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Old 12-20-2012, 11:55 PM   #531
andycr
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I'm a beginner to water chemistry, but I sometimes use slaked lime when I simply can't get enough calcium any other way and don't want to resort to chalk. Pretty rare case though.



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Old 12-20-2012, 11:56 PM   #532
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Originally Posted by afr0byte View Post
I've never brewed a Dortmunder, so I can't provide specific numbers, but in general you want a lot of minerals in a Dortmunder.
yeah. its pretty intimidating. So Since I was basiclly dilluting my existing profile to match munich's for the last few brews, then on the dortmunder profile it states a sulfate of 330ppm and Chloride 130ppm. going from 18/8 to 330/130 is pretty intense.


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I just got a Mr Beer kit and want to brew a Double Imperial Blueberry Heffy Witesit....we have no air conditioning and live next to the sun...do you think I can logger and bottle this in time for a party I will be having next week?
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Old 01-07-2013, 03:00 PM   #533
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Delete please

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Old 01-08-2013, 07:21 PM   #534
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excellent info! with this and a water profile i can't go wrong!

GD

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Old 01-09-2013, 10:24 PM   #535
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Default Sauermalz v. Lactic acid (for sparging)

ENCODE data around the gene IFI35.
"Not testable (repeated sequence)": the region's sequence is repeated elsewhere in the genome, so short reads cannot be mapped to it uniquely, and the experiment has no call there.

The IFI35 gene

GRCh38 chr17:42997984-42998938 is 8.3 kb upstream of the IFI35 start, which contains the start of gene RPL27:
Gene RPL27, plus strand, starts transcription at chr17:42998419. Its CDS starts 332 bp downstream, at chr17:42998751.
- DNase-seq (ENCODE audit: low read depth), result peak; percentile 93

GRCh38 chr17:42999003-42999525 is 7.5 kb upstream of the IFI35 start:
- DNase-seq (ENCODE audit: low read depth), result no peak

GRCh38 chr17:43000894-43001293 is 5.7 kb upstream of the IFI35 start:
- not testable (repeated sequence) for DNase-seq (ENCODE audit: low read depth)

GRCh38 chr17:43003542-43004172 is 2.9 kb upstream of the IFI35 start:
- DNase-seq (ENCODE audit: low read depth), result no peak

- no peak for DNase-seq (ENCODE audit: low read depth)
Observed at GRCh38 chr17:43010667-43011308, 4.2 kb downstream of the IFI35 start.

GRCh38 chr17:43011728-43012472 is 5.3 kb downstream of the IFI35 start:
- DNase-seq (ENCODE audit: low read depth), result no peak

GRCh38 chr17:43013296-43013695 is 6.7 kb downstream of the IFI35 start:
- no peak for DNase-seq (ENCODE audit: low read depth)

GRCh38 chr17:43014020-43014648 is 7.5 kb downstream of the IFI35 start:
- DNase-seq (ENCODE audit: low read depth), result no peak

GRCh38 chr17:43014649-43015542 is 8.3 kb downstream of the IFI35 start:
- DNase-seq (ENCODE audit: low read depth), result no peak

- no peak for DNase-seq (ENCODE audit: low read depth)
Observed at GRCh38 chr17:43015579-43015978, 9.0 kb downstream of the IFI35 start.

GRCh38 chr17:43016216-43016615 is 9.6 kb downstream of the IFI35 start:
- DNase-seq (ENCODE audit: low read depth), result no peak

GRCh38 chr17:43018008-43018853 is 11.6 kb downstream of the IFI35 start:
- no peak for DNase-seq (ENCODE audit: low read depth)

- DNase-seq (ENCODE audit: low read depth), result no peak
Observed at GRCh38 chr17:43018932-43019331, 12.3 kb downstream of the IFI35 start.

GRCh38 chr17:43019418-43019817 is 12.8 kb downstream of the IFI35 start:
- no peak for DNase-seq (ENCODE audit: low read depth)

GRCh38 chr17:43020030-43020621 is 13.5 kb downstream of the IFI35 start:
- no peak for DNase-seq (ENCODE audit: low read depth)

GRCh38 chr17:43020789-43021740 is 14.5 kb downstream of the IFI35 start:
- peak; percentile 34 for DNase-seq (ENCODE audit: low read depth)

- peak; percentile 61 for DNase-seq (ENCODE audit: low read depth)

How much does sauermalz malt reduce the pH of the sparge? How does this affect the sauermalz strategy for pH reduction?

Sparging with high pH water is associated with higher tannin extraction, so I'd like to lower the sparge pH. At the same time, the sauermalz malt strategy will surely leave some residual acidity that will lower the sparge pH. Because of this, it seems wiser to use lactic acid for both the mash and sparge water, because then one doesn't have to estimate the residual acidity left in the sauermalz malt. Does this make sense? Is there any benefit to using sauermalz malt instead of bottled lactic acid if they are the same thing, but the latter is easier to control for sparging (using a graduated dropper)?

Question for A.J.:

You recommend in the original post that one dilute water with RO or DI if there is high alkalinity. Can one not simply combat this with acid? My city water profile is as follows:

Calcium (Ca ppm): 35
Magnesium (Mg ppm): 9
Sodium (Na ppm): 14
Chloride (Cl ppm): 27
Sulfate (SO4 ppm): 28
Alkalinity (CaCO3 ppm): 124
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Old 01-10-2013, 02:21 AM   #536
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There wouldn't be any excess acidity because one uses only enough acid to overcome the mash water and malt alkalinity. Thus the pH of the runoff will start to increase as soon as sparge water is added. The question is 'how fast?' It is entirely possible that you will be able to sparge to the desired level of runoff extract without breaking pH 6 and without using acid in the sparge water. It is pretty clear that you have a better chance of having things work out this way with DI or RO water than you would with highly alkaline water from some other source. To be absolutely safe you can acidify the sparge water to pH 6 or a little below. It should be clear that no amount of dilution will cause the pH to drop below 6.

You can acidify mash with sauermalz or acid but you should not acidify sparge water with sauemalz and you especially should not compute the amount of sauermalz required to acidify the sparge water and then add that to the mash as this would cause the mash pH to go too low. The big advantage of sauermalz, IMO, is the 1% w/w per 0.1 pH rule. This means no calculations you can't do in your head. A secondary benefit is that sauermalz is a specialty malt and conveys some flavors which are, IMO, beneficial to certain styles of beer.

The Question: Keep in mind that most of alkalinity comes from bicarbonate ion HCO3- and that this is disposed of when acid HAn with An representing the anion of the acid by

HAn + HCO3- ---> CO2 + H2O + An-